My pleasure simply doesn't come, like my mother's, from carrying a heavy pack up Mt. Everest or sleeping on a mat in a tent in the rain. Instead, it comes from dancing, Pilates, reading, and movies -- but that's OK!
My mother likes to tell me that even if I showed up at her door and told her I'd committed a felony--murder, whatever--she would still love me. In honor of that devotion, here are some poems for Mother's Day.
Yesterday, I asked my eleven-year-old daughter what she thought moms needed for Mother's Day. She replied, "Moms need two things: 1-Coffee, and, 2-A day for themselves." I couldn't help but ask, "Why coffee?"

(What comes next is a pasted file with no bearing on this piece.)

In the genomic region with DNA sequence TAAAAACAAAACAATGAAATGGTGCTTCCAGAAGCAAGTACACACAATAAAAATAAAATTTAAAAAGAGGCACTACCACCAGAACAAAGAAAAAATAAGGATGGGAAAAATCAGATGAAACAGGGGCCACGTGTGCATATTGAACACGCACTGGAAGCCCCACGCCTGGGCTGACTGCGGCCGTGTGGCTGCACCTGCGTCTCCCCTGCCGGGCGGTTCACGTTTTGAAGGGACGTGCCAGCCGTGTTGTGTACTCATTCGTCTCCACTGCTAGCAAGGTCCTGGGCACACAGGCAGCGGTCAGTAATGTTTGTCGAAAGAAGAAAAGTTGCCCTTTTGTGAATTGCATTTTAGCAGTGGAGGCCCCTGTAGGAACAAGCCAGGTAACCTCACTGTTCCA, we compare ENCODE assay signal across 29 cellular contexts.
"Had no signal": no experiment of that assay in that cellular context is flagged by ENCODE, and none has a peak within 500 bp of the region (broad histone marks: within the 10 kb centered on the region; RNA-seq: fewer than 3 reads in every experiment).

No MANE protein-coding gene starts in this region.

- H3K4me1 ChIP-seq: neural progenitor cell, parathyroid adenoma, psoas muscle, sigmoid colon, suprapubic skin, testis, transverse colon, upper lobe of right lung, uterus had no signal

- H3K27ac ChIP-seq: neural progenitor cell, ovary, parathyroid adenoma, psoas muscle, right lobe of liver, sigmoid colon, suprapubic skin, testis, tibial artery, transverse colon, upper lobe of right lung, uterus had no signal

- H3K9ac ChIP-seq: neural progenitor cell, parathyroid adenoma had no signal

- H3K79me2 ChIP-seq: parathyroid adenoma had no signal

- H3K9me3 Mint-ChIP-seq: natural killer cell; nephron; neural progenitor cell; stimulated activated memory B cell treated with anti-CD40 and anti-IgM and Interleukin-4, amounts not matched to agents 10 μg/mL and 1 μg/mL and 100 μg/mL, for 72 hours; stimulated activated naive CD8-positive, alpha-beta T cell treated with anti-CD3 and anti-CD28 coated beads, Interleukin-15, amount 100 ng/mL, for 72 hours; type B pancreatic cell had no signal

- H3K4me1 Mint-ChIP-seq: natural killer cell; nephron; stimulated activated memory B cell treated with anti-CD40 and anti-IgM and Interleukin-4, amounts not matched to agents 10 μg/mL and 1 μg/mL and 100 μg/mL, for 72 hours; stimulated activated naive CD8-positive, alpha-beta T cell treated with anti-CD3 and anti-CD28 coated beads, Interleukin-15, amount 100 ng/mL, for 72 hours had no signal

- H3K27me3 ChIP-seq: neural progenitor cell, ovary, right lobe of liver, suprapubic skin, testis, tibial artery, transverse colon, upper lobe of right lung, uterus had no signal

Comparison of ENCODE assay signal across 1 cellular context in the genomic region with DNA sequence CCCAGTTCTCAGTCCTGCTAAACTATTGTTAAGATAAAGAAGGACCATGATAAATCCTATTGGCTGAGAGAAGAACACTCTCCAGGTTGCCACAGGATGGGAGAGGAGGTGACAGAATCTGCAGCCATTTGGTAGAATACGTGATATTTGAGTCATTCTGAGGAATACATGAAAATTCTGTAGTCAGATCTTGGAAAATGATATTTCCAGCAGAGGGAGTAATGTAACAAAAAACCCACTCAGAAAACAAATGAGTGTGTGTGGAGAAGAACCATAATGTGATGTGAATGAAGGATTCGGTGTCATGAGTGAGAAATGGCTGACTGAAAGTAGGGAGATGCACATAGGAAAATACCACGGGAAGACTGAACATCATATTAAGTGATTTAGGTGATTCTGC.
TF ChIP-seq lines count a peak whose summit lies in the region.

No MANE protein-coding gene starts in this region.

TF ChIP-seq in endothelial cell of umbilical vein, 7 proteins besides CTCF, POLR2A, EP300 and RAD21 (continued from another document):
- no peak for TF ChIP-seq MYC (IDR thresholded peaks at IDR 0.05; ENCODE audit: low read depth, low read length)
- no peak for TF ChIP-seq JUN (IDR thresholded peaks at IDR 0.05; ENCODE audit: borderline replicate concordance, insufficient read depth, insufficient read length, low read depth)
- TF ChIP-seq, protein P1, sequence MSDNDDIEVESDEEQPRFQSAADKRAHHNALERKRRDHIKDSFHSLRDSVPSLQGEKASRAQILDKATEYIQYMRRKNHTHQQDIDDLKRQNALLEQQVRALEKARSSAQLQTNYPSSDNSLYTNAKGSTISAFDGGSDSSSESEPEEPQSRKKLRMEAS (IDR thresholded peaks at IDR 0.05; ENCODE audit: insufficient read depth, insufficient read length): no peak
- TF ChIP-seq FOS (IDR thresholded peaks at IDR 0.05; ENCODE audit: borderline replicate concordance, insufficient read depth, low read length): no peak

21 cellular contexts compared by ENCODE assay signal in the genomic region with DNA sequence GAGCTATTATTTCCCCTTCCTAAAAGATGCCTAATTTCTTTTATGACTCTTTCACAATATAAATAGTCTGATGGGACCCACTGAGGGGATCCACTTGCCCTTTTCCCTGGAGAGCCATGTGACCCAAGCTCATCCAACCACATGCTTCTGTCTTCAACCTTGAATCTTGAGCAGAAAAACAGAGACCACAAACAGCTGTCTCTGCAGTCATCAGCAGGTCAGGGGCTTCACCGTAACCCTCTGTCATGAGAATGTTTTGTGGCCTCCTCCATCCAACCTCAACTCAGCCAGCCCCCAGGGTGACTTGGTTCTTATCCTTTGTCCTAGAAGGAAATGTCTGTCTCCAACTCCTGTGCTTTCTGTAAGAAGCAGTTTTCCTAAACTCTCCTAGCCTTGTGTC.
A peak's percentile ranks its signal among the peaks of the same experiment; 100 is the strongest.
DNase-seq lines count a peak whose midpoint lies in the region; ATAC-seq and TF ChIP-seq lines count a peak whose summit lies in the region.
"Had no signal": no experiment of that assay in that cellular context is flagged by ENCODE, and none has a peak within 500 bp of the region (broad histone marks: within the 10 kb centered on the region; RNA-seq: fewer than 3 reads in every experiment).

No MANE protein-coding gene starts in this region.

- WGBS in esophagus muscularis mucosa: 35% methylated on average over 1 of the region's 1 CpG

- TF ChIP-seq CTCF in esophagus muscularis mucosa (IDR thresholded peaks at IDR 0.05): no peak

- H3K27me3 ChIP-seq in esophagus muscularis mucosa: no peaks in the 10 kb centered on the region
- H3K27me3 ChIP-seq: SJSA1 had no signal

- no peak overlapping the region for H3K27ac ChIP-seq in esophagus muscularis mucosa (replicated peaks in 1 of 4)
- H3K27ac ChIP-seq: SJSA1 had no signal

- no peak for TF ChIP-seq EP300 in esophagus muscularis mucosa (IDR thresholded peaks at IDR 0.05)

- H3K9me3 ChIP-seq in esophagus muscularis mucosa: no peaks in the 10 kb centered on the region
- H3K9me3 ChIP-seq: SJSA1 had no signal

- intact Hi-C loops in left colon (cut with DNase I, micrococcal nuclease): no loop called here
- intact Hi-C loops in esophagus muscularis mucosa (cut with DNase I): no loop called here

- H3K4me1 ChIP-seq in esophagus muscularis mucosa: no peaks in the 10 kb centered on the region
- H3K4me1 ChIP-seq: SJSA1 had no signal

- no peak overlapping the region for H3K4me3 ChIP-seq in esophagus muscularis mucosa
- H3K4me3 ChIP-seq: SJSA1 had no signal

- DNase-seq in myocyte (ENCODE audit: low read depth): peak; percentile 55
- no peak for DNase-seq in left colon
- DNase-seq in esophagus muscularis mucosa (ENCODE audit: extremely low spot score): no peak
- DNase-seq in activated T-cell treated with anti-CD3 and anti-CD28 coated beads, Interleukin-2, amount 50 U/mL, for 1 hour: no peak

While we naturally think of Mothers Day in American terms, I can't help but think of that woman I met -- long since passed away -- and those like her who are battling each and every day for the future of their children.
A truly pro-family approach, as opposed to those who use that term and simply want all families to look like theirs, would embrace the opportunity to honor and celebrate all forms of motherhood that sustain loving relationships in which kids are raised.
In the midst of your Mother's Day celebrations, take some time to remember your cousin in Houston whose fertility treatments are failing, your next-door neighbor who had a stillbirth three years ago, or your grandmother who lost a child but could never bring herself to tell anyone.
Mother's Day used to be simple. It was a holiday when I would strive to come up with an original gift for my mother. When I was very young, part of the ritual included marking the occasion with my Grandmother.